My wife and I recently got back from a week in Peru and while there are many things that I want to talk about, today I want to talk about my experiences (trying to) speak Spanish while I was there.

Machu Picchu

Background on my Peru trip

My wife and I try to take one trip each year just the two of us.  Of course, that does beg the question of who watches our 6 kids while we’re gone?  Although they are getting older, they are still not quite old enough to watch themselves while we’re gone for a long time.  We have bartered for babysitting before, but this time we split them up between the grandparents; 3 went with my mom and 3 went with my mother-in-law.  We had a “draft” to decide who went where 🙂

We do also try to take one trip each year with each of our kids (I do 3 and my wife does 3) as well as a variety of family trips.  Since learning the secrets of how to score tons of airline miles and hotel points a few years ago, we have definitely been traveling a LOT more.

My Spanish skills (question mark?)

I took 5 years of Spanish in middle school and high school and felt like I did okay.  Then I was called on a mission for my church in the Dominican Republic.  After 2 months of all-day intensive language classes and 2 years in the Dominican Republic, speaking Spanish pretty much all day, every day, I considered myself completely fluent / bilingual.

But…. that was 20 years ago.  In the past 15 years or so, I have not had very many opportunities to speak Spanish to everyone, and my language skills (like my video game skills) have atrophied.  Even when we were in Puerto Rico a few years ago, everyone spoke English and so I didn’t really have to do much in Spanish.  So I was a bit nervous to spend a week in Peru where I figured pretty much everyone was going to be only or mostly Spanish.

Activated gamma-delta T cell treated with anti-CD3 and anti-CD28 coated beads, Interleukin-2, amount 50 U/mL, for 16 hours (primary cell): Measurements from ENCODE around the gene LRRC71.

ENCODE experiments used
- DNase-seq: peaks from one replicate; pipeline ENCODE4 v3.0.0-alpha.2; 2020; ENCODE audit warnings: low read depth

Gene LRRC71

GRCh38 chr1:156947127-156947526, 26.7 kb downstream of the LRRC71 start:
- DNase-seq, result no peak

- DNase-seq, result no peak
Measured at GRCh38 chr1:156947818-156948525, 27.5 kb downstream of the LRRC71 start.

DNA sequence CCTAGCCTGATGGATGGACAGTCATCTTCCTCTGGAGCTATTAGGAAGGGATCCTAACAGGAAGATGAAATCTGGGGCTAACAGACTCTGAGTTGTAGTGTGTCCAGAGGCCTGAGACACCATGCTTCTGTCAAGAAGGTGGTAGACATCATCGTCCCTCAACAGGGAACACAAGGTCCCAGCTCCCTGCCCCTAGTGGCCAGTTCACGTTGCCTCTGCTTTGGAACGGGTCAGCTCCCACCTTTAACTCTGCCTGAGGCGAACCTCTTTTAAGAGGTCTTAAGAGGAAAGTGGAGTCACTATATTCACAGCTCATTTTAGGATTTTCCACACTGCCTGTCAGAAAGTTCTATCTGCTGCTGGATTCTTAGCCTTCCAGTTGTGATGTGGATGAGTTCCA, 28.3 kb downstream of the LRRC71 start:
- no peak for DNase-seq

Surviving Peru with my gringo Spanish

And…. it actually went pretty well.  I think that for the most part I felt like I could have conversations with people and we could understand each other.  Or… at least, I felt like I could understand most of what people were saying and they at least weren’t staring back at me with blank looks on their faces 🙂

Riding back in a mototaxi from Yucay in the Sacred Valley

There were definitely some times when I felt like I was floundering and not possibly making any sense, and I could definitely tell there were some times when I lacked the vocabulary to say exactly what I wanted to stay

We stayed 5 nights in Urubamba, which is a small town between Cusco and Machu Picchu.  The hotel we stayed at (Tambo del Inka) was definitely an upscale hotel and most of the (customer facing) staff spoke decent English.  But even my gringo Spanish was enough that I felt comfortable going out into the town and talking to people there, which had some definite positive effects.  For example, instead of taking the USD$25 taxi hired by the hotel to go to Ollantaytambo, we were able to walk out into the town and take a taxi for S/15 (about 1/4 of the cost!).  Without some basic Spanish language skills, we might not have felt comfortable doing that.

Have you ever been in a location where you didn’t speak the language as fluently as you might have liked?  Leave your experiences in the comments!

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